Culture Wars/Current Controversies

With the rise of the alt-right, Latino white supremacy may not be a contradiction in terms

Soon there will be articles in the press discussing the serious and imminent dangers posed by African-American white supremacists. “Clayton Bigsby is not just a fictional character!”

By Gabriela Resto-Montero


With the rise of the alt-right, Latino white supremacy may not be a contradiction in terms


White nationalists, neo-Nazis and members of the alt-right exchange insults with counterprotesters as they enter Emancipation Park during the “Unite the Right” rally Aug. 12 in Charlottesville, Virginia. Chip Somodevilla/Getty Images

The footage from Aug. 12 is shocking.

Five white men surround a young black man curled in the fetal position and beat him with sticks. Some of them back off when another unidentified man in a white tank top and red hat jumps in to continue attacking 20-year-old DeAndre Harris, who is writhing on the ground in the entrance to a Charlottesville, Virginia, parking lot.

Along with footage and images of a car plowing into a crowd of demonstrators and killing 32-year-old Heather Heyer, the video of Harris’ beating defined the violence that gripped the nation that day when white nationalists descended on the college town. Harris, who had been counterprotesting the “Unite the Right” rally, was left with a broken wrist and eight stitches in his head.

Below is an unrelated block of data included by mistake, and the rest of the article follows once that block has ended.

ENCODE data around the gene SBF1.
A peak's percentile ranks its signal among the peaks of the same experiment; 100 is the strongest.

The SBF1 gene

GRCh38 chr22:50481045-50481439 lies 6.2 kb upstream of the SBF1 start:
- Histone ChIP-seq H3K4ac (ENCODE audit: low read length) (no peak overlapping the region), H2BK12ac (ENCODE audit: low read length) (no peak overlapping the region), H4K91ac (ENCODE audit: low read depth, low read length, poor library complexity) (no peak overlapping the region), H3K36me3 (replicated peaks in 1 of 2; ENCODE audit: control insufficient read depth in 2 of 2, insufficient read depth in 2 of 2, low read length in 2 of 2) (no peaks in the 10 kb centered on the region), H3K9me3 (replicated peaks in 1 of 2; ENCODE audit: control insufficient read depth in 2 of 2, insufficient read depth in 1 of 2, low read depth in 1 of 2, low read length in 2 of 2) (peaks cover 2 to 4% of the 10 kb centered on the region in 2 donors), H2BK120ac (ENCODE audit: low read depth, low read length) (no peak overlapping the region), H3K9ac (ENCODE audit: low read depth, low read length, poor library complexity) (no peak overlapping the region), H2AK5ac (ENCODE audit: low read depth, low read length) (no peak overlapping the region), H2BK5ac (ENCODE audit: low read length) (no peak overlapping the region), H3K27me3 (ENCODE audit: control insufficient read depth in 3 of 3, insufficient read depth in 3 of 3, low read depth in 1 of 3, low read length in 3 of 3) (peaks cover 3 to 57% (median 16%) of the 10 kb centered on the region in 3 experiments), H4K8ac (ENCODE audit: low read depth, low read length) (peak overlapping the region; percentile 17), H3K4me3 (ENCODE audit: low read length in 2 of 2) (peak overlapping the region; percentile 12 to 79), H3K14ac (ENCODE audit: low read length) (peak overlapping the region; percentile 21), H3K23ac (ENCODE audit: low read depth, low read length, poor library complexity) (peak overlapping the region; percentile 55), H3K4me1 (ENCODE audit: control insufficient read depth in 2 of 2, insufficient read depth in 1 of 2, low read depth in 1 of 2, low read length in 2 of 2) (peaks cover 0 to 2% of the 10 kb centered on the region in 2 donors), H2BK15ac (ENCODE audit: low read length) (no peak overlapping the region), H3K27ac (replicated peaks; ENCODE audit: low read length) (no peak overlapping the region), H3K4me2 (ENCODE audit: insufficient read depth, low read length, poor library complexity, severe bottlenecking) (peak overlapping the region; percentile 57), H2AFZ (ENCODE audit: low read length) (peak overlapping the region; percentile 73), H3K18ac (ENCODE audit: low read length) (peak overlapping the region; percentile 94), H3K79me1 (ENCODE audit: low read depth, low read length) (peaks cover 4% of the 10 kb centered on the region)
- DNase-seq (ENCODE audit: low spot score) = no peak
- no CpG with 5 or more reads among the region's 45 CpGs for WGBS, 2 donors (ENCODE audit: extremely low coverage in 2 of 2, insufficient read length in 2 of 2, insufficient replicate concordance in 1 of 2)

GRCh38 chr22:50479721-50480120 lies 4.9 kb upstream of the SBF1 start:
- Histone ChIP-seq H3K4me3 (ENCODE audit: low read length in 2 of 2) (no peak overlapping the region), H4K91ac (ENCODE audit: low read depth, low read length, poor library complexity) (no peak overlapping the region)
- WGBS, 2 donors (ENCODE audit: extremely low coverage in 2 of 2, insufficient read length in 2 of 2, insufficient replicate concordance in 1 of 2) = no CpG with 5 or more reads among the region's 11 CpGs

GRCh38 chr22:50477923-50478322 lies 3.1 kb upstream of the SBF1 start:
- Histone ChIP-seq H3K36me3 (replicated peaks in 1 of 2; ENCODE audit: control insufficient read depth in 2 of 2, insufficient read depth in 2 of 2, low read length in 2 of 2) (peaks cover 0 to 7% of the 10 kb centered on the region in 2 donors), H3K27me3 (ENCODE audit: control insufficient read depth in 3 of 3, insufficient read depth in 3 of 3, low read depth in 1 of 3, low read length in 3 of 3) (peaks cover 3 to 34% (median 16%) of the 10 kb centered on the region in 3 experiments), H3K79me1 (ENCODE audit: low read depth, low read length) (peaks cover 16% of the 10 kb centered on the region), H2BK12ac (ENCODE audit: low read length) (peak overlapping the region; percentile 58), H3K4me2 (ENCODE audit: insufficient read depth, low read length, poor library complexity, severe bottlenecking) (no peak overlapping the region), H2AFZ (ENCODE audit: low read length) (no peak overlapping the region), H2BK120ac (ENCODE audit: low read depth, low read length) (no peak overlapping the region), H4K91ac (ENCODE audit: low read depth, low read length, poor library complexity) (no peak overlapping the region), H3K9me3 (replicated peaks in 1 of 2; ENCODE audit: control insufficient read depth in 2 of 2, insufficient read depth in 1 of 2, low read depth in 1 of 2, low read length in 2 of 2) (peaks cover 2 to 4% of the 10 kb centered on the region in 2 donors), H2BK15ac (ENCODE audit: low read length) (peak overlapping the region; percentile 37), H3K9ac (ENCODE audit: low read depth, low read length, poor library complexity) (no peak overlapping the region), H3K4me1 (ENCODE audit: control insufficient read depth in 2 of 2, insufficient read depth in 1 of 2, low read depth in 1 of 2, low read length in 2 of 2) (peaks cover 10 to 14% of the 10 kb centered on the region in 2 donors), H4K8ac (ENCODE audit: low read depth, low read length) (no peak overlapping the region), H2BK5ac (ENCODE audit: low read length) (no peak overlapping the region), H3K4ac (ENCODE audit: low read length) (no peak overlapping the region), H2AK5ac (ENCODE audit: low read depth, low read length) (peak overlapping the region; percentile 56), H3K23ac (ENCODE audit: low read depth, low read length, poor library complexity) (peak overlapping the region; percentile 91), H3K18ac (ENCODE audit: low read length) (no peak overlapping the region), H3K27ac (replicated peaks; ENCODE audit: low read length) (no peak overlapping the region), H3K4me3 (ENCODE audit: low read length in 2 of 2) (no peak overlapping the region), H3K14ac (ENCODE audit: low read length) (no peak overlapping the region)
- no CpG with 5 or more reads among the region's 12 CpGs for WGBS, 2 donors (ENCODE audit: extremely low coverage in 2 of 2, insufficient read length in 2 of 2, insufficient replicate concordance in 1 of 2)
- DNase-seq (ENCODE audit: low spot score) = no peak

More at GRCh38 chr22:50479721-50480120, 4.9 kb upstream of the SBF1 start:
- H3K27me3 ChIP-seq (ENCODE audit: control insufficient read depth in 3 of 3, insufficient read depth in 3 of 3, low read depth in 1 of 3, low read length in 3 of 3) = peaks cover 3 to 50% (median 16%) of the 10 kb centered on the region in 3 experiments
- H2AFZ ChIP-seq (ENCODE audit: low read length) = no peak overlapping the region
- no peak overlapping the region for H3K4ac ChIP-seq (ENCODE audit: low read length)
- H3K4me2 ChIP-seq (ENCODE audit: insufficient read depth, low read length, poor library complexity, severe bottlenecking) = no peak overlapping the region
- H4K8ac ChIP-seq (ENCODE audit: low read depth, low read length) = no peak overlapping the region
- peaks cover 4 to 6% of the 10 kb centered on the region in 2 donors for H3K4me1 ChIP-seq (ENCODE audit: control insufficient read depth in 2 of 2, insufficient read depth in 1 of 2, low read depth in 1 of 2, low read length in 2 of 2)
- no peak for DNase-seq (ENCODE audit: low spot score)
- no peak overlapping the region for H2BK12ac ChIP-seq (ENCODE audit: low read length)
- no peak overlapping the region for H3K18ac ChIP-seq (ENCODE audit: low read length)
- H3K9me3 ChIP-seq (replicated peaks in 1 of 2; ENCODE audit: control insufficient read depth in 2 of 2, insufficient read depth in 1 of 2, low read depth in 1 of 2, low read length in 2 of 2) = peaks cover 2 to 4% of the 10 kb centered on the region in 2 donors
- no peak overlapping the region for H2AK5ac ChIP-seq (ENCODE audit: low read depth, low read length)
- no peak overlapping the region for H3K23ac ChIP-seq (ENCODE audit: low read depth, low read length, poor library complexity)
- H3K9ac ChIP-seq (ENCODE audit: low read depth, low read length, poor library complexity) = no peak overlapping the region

The clashes in Charlottesville catalyzed the American public’s reckoning with the budding white nationalist movement, which had accelerated after Donald Trump’s election. Afterward, the wave of public shaming of the violence in Charlottesville led at least one “Unite the Right” marcher to insist his participation in the rally was misinterpreted as racist. Others who attended quickly lost their jobs after online campaigns exposed them.

But the eventual identification of the man in the white tank top and red hat shook many: He was revealed to be a 33-year-old Puerto Rican resident of Georgia, originally from the Bronx. “I’m the only brown Klans member I ever met,” Alex Michael Ramos joked in a Facebook Live video before he turned himself into police Aug. 28. The Facebook post has since been taken down.

But Ramos wasn’t the only “Unite the Right” marcher with a Hispanic background.


3 replies »

    • Latin American racial history is actually very similar to North America’s in the sense that elites tend to be of European ancestry (Spanish and Portuguese) while persons of mixed ancestry, like mestizos and mulattos, tend to be in the working to middle classes, while blacks and indigenous people tend to be the poorest and most marginalized.

      • Although I do think that as society becomes more diverse there will be more political diversity as well in the sense that political dividing lines will not necessarily break down along conventional fault lines like race, age, class, religion, gender, sexual orientation, etc. In recent years, I have seen an increased number of ethnic, sexual, and gender minorities participating in “right-wing” groups, for example. And present political divisions transcend class boundaries and vice versa as well. In the future, I suspect it will be increasingly impossible to identify singular determinants that are causes of social conflict. Instead, there will be many, many determinants. Remember that there has been violence between vegans and vegetarians, and between Star Trek and Star Wars fans.

Leave a Reply